Learning to Create a Web Business

These are my journal entries as I learn to create a web business through my BYU-Idaho online course.

Week One – Finally Learning

            I’ve spent years wishing I could create a web business. Selling things on eBay is the closest I’ve come. I’ve sold about 200 miscellaneous items on eBay, with 100% positive feedback I might add, but I’ve never come up with an actual product or business plan. I simply don’t know how. I’m excited to be enrolled in an online Web Business course at BYU-Idaho where I hope to gain the knowledge I’ve been lacking all these years.

            Week one has already been very enlightening. In the first few days we learned about business models on the web from a site called digitalenterprise.org. The advertising model was most interesting to me, although I still lean towards the merchant model. I’m currently hoping to incorporate both.

We also learned about brainstorming business ideas from a site called bizthoughts.mikelee.org. He lists several methods for trying to come up with a business idea. My favorite was the problem and solution method, where you look around for problems and try to think of products that might solve them. I have ideas, but I don’t know how to turn them into real products.

There was also an interesting Youtube video called Russell Brunson and his Secret Magic Box. He talks about earning money on the web and, if you’re not careful, you could come away thinking the web is about getting rich quick. He teaches that the first page is called a squeeze page and the purpose is to get the person’s name and email and send them to the sales letter page to try to sell your product. On the sales letter page, he adds a continuity program where people sign up to receive something every month and they are charged every month. I personally hate these, so it will be interesting to see if I ever use one. Finally, he says that the best time to sell someone something is after they’ve just bought something, so he offers a better version or more content to what they have just purchased. This kind of tactic makes me irate as the buyer, but according to Russell Brunson, it works 30% of the time.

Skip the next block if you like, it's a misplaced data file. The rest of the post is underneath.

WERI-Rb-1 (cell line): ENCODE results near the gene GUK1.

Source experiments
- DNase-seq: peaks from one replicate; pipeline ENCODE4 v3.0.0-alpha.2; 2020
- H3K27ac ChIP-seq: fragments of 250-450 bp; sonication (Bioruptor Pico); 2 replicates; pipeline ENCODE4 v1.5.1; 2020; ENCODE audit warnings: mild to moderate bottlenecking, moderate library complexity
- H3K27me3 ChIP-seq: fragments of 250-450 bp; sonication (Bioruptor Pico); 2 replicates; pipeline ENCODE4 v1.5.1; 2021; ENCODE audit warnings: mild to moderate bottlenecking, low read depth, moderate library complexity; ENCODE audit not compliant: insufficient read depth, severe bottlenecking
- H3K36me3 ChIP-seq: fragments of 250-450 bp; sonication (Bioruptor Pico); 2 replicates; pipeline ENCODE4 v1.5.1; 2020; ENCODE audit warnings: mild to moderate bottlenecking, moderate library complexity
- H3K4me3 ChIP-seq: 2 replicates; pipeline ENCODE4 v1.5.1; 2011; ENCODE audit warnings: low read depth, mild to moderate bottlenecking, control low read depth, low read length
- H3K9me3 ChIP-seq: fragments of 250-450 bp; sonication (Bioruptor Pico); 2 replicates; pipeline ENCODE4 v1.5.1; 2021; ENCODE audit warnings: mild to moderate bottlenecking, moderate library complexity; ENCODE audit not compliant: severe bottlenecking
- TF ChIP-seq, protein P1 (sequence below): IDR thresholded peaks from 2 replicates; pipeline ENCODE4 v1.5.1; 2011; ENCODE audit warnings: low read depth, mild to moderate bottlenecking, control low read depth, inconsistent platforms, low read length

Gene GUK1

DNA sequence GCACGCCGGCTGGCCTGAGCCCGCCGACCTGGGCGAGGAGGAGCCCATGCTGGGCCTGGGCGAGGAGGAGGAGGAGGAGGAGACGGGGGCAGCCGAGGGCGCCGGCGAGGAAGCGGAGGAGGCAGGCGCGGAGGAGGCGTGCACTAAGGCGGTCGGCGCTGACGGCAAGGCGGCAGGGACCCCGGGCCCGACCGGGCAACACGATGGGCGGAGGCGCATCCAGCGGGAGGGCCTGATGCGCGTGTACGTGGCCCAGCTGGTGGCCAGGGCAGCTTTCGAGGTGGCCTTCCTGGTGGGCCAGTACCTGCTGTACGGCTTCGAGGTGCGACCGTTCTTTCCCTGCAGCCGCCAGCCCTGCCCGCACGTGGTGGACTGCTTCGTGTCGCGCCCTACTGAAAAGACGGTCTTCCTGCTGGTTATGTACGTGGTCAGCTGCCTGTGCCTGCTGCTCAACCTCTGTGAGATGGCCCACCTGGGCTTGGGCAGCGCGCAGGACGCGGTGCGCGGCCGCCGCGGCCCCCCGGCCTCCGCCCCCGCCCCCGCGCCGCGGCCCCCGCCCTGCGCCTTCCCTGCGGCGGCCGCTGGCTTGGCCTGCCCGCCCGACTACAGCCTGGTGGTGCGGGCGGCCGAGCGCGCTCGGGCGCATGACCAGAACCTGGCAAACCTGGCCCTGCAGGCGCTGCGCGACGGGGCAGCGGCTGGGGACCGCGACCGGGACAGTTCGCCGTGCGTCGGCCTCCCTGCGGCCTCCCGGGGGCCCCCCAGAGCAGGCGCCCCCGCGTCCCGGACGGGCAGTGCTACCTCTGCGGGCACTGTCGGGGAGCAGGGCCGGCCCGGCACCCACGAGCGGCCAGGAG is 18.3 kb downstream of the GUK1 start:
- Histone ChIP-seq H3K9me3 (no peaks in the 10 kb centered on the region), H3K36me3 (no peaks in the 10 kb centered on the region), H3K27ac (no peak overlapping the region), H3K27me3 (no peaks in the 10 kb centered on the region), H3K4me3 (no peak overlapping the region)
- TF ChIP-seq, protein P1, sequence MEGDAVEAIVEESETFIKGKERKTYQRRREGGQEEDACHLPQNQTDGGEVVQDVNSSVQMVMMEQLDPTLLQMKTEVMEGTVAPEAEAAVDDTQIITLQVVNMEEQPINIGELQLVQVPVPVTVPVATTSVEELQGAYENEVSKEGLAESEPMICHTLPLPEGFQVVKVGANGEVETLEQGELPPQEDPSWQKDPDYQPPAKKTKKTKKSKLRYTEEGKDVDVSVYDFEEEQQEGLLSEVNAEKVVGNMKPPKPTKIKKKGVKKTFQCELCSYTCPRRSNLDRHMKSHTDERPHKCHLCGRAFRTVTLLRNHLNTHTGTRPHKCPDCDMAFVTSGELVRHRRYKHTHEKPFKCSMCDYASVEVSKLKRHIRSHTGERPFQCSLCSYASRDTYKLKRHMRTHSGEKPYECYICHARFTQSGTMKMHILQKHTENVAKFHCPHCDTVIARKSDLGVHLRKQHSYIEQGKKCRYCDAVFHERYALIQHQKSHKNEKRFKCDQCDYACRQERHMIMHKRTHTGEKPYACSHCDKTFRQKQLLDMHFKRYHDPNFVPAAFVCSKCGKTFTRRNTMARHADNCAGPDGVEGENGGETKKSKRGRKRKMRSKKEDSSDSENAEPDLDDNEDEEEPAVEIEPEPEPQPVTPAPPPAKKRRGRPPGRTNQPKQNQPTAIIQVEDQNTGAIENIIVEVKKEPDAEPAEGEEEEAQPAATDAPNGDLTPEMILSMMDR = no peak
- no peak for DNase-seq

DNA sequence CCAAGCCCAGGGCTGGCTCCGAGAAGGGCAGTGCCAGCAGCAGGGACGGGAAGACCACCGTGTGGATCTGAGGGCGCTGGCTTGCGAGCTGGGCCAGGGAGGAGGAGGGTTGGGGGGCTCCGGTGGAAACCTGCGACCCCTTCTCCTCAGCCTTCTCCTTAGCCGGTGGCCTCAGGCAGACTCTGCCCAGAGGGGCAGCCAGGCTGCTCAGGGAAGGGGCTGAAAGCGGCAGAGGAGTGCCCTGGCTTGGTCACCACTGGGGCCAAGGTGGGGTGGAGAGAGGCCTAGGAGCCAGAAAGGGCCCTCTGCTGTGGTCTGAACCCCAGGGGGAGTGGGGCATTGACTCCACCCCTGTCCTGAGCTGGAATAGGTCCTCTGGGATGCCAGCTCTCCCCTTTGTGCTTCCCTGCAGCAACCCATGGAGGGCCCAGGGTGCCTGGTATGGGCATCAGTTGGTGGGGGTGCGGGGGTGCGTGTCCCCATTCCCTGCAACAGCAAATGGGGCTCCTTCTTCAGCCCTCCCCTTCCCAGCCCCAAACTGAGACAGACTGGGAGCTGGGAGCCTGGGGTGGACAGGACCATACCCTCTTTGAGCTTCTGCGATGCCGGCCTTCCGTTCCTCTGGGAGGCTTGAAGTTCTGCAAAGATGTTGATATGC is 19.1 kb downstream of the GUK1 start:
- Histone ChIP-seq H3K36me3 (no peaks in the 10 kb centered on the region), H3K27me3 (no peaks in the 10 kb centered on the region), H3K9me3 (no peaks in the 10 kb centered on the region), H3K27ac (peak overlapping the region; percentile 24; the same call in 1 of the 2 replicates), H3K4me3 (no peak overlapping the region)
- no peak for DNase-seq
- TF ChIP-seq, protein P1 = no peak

The most interesting information we were given this week was about Google AdWords and their Keyword Planner for Search Engine Optimization (SEO). Someone tried to explain SEO to me years ago and it went right over my head. After signing up for Adwords and completing the assignment on competition and demand between snowboards and chess information, I finally understand the relevance of SEO. I’ve learned that I can use the Keyword Planner to help me decide on a web business idea as far as the competition, number of searches, and cost for advertising are concerned.

Our discussion boards have helped me to try looking at my opinions from other angles. It would even be helpful to ask for opinions from friends and family on decisions I make. They may bring up factors that have never crossed my mind. Ultimately, I want to be motivated by the business idea that I choose, so hopefully I can find something I actually like.


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